The map building phase of the game is fantastic. It’s really fun to watch other players’ maps grow and try to anticipate their needs, while balancing with your own strategy. Sometimes the cards cooperate, sometimes they don’t. But the overlapping, tucking underneath aspect of card placement is really enjoyable and presents a nice logic challenge with many opportunities. Too often, like lots of games, your strategy at the beginning is different than at the end of the game, depending what on the cards and the location of the areas on them allow.
We played it in all player configurations and it’s just more fun with 4 or 5 players, not only because of the bidding mechanic, but it just felt like there were more options. In games with fewer players, it seemed like it was easier to stay at the top of the player order, but some of that could have been due to the players in the game.
The scoring feels a little like Between Two Cities or Quadropolis or one of the other build-a-city-score-some-points games out there. One thing that sets Honshū apart from those is that there aren’t any negative points in the game, which does give it a little zen vibe. That brings up an interesting point. The Card Selection phase is a bit stressful, with a small amount of nervousness associated with it, but the Building phase is really very peaceful and nice. You’re working out your map and that’s very enjoyable. More than once, as I was waiting for others to join me, I found myself just building with random cards. It’s the part of the game I liked the best.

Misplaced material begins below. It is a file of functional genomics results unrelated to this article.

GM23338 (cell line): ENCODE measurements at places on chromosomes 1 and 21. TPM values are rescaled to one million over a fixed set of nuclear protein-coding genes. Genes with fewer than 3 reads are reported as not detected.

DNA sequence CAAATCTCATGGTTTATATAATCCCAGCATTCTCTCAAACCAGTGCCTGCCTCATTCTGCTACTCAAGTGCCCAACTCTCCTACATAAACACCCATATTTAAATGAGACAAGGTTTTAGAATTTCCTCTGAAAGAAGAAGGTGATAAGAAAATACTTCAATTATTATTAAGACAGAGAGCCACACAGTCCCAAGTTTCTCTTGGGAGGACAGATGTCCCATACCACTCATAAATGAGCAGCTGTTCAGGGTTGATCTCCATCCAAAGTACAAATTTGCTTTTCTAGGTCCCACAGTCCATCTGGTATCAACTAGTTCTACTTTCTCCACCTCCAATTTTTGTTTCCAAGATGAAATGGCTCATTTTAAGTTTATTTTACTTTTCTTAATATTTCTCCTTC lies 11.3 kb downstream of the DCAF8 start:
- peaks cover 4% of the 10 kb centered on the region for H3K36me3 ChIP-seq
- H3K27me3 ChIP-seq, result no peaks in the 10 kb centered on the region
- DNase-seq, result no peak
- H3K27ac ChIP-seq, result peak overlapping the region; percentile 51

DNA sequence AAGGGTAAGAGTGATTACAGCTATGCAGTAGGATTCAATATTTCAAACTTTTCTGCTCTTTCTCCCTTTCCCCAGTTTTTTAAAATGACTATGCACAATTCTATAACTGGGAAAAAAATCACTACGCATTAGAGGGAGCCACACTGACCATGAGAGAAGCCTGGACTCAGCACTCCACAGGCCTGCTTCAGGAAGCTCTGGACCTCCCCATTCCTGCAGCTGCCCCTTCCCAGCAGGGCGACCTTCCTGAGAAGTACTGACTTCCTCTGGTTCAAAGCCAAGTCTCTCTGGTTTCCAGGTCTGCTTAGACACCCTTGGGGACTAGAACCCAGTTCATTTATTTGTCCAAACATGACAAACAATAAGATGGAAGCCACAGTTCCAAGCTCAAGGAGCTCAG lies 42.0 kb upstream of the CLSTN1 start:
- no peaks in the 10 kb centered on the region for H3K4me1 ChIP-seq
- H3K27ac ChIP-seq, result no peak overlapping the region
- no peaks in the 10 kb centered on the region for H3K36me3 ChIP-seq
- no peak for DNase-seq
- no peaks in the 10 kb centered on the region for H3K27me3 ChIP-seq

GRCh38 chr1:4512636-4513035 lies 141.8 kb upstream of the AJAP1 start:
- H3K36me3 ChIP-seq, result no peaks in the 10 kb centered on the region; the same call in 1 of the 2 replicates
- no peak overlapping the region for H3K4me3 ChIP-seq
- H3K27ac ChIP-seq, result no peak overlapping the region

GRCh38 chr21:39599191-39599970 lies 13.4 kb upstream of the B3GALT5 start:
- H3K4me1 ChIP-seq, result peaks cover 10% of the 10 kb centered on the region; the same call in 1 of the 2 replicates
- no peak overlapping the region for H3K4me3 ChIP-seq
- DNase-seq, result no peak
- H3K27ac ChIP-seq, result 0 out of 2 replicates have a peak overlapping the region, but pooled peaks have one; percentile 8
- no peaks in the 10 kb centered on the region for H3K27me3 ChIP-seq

Honestly, the theme of feudal Japan isn’t evident beyond the card backs, which you don’t really see much. If the land areas on the cards had been more representative of that time, perhaps it would have helped or even adding societal hierarchy art to the Player Order cards (in descending order, Shogun, Daimyo, Samurai, Peasant, etc.), maybe the theme would have felt stronger. But, no matter, Honshū is a really neat, little game. It’s enjoyable to play, pretty easy to teach and has made it to the table quite a bit in the time we’ve had with it. Plus, it’s available at a great price with a MSRP of $25, although it’s easy to find under $20 at Amazon or at your FLGS.
Disclosure: GeekDad received a copy of this game for review purposes.